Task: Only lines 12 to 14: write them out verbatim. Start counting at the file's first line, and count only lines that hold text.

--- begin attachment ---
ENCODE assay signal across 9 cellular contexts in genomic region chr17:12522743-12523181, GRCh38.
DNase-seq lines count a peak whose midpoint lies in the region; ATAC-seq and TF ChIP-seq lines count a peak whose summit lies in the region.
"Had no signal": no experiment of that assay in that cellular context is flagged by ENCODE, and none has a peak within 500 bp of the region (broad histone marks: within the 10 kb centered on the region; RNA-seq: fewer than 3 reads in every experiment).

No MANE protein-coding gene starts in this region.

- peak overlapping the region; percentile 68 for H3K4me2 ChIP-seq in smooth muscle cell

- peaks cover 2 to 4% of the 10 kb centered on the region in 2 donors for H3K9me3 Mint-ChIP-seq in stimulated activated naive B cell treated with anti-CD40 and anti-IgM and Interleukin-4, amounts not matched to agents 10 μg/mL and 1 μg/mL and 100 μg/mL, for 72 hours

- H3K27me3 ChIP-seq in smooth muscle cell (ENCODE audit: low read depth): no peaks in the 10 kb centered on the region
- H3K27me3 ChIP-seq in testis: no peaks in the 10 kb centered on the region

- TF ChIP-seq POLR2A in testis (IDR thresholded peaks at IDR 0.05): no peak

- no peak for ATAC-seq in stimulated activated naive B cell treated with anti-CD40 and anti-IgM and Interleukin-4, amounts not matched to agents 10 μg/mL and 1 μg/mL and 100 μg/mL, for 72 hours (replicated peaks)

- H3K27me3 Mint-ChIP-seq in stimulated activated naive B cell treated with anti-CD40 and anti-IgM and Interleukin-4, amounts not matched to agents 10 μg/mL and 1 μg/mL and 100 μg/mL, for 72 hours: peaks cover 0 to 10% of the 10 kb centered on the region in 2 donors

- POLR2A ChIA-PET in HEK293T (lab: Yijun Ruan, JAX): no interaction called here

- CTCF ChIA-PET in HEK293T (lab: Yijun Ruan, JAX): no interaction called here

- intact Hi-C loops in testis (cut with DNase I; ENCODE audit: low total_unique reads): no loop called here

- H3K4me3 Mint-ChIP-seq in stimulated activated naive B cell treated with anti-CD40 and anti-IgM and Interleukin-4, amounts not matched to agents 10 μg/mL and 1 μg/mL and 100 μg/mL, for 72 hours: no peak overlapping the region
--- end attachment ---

- POLR2A ChIA-PET in HEK293T (lab: Yijun Ruan, JAX): no interaction called here

- CTCF ChIA-PET in HEK293T (lab: Yijun Ruan, JAX): no interaction called here

- intact Hi-C loops in testis (cut with DNase I; ENCODE audit: low total_unique reads): no loop called here